Before the advent of jazz, the last time improvisation was a requisite facility for any performer was the era of the Baroque. Although we have, for example, a wealth of J. S. Bach’s compositions for both harpsichord and organ, we know that all of this music began as improvisation.
In Bach’s day, to prove yourself as a keyboard musician, you had to be able to sit down at a harpsichord or pipe organ and create music on the spot in all of the forms—preludes, toccatas, chorale variations—that were recognized at the time. So I appreciated the congruence of jazz pianist and composer Brad Mehldau playing a recital for the La Jolla Music Society of music by J. S. Bach interspersed with his own works inspired—some written out and some improvised—by each Bach selection.
From Meldau’s opening Prelude in C-sharp Major, BWV 848, his crisp, bright Bach style unblemished by any use of the piano’s sustain pedal brought out the muscular definition of the composer’s ceaselessly inventive counterpoint. Happily, this was not his only approach, however. In the lengthy Allemande from Partita No. 4 in D Major, BWV 828, Mehldau favored a dreamy legato that suggested the graceful movement of actual dancers and demonstrated that Bach was equal parts mathematician and melodist. I also appreciated Mehldau’s nuanced approach to the rhythms of the accompaniment’s figuration that adorned this elegant dance from the French tradition.
Mehldau’s own “Ostinato” from his 2015 composition Three Pieces After Bach bounced off Bach’s Fugue in G Minor, BWV 885, from the Second Volume of The Well-Tempered Clavier, which Mehldau played with his meticulous detachée articulation. The Ostinato took motifs from the Fugue and turned them into whirling ostinatos anchored by a pedal point on G that continued relentlessly throughout the piece. Although this placed some harmonic limitations on Mehldau’s motivic forays, it proved a hypnotic musical journey that climaxed in a chorale-like summation.
I found Mehldau’s improvisations the highlight of the program, allowing him to range into more diverse musical traditions. His extended improvisation following a Bach C Major Prelude, BWV 870, immediately transcended that cheerful mode with chromatic shadings that kept his improvisation hovering mischievously between major and minor, even suggesting bitonality in some of his more daring riffs. In this improvisation, Mehldau used the extreme ends of the piano simultaneously in a fashion that recalled some of Messaien’s startling textures in his piano cycle Vingt regards sur l’enfant Jésus.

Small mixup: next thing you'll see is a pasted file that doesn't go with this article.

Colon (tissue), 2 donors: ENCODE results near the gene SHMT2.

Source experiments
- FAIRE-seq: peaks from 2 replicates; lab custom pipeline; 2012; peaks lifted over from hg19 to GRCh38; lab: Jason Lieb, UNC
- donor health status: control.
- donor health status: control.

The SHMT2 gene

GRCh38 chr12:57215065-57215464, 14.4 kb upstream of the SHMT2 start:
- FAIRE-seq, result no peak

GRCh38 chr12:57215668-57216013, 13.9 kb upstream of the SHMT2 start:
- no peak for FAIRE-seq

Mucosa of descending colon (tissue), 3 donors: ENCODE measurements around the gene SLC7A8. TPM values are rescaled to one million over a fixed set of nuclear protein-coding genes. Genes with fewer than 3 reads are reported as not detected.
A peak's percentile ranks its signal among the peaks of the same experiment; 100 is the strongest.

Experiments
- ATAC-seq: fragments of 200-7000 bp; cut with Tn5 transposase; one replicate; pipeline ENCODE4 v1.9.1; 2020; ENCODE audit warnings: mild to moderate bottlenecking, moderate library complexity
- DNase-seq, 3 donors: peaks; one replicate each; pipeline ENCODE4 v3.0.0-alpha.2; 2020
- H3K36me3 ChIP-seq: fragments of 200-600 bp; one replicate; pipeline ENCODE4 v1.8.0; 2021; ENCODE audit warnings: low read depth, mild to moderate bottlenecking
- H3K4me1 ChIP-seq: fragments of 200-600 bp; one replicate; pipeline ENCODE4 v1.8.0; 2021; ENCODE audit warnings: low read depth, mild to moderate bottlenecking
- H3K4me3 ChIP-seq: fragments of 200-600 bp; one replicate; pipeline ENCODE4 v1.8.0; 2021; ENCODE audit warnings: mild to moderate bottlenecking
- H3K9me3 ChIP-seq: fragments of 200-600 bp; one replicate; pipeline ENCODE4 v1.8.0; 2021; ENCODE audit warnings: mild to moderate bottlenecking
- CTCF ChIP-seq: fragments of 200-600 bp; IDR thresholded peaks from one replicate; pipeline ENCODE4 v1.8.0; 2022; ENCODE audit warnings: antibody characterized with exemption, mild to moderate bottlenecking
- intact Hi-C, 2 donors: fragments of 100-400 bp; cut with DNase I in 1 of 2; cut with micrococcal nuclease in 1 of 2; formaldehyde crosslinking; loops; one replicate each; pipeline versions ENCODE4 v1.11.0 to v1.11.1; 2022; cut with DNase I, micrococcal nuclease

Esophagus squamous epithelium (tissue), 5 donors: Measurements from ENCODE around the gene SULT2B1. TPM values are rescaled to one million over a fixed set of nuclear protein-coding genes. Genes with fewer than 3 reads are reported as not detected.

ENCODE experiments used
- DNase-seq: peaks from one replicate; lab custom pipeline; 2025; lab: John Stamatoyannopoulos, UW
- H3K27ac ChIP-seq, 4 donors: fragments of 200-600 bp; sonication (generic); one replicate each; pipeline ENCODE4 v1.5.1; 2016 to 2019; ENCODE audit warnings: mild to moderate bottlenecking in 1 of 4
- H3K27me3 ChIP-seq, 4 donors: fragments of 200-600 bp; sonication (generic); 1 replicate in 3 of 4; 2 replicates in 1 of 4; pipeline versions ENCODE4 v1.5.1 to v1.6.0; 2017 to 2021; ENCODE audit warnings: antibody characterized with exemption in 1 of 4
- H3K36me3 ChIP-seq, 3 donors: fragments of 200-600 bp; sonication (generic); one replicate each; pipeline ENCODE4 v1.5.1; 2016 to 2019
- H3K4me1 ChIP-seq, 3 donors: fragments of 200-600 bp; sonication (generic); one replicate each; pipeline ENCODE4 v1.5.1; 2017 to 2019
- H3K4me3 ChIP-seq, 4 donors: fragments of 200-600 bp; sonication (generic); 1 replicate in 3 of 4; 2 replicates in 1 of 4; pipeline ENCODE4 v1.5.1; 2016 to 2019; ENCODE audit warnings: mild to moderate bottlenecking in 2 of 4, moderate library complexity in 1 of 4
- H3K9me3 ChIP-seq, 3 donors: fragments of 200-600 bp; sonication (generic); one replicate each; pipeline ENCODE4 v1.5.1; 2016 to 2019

Another improvisation, this one following the Allemande from Partita No. 4, began with a quietly solemn chorale that slipped into jazz harmonies from which an angular right hand theme emerged in bold relief over patient, subdued left hand murmuring chords. This structure reminded me of Bach’s introspective ornamented chorale preludes that are so frequently played in this season of Lent, but Mehldau quickly moved from this mode into a section of exciting contrapuntal fury, brilliantly executed, which eventually came to a calm repose, much like the conclusion of his Ostinato.
In his final improvisation of the evening, Mehldau took the darker side of Bach’s Prelude and Fugue in F Minor, BWV 851, into more dissonant territory, invoking—to my ears, at least—the eerie “night music” of Béla Bartók. From there he shifted into a bravura toccata that drew on the piano’s imposing sonic strength, but closing in the quiet mode in which he began. And for good measure, his final chord dispelled the majestic gloom of his F minor adventure with dulcet Picardy third.
Mehldau’s encore opened with a slow, blues-tinged ballad that quickly expanded to touch on a number of stylistic traditions more remote from his rigorously structured Baroque and Baroque-inspired menu. Perhaps the La Jolla Music Society will bring him back with one of his trios on their jazz series so San Diego audiences can experience more of his inventive artistry.